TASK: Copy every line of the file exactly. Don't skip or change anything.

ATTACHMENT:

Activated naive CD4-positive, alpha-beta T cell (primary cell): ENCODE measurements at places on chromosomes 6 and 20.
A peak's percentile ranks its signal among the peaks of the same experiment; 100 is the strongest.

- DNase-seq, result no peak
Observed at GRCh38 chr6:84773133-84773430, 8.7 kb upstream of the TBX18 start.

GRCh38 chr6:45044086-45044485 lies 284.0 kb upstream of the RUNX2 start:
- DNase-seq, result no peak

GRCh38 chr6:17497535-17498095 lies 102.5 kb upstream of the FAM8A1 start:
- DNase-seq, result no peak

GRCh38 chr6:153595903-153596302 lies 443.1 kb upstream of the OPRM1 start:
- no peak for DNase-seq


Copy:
Activated naive CD4-positive, alpha-beta T cell (primary cell): ENCODE measurements at places on chromosomes 6 and 20.
A peak's percentile ranks its signal among the peaks of the same experiment; 100 is the strongest.

- DNase-seq, result no peak
Observed at GRCh38 chr6:84773133-84773430, 8.7 kb upstream of the TBX18 start.

GRCh38 chr6:45044086-45044485 lies 284.0 kb upstream of the RUNX2 start:
- DNase-seq, result no peak

GRCh38 chr6:17497535-17498095 lies 102.5 kb upstream of the FAM8A1 start:
- DNase-seq, result no peak

GRCh38 chr6:153595903-153596302 lies 443.1 kb upstream of the OPRM1 start:
- no peak for DNase-seq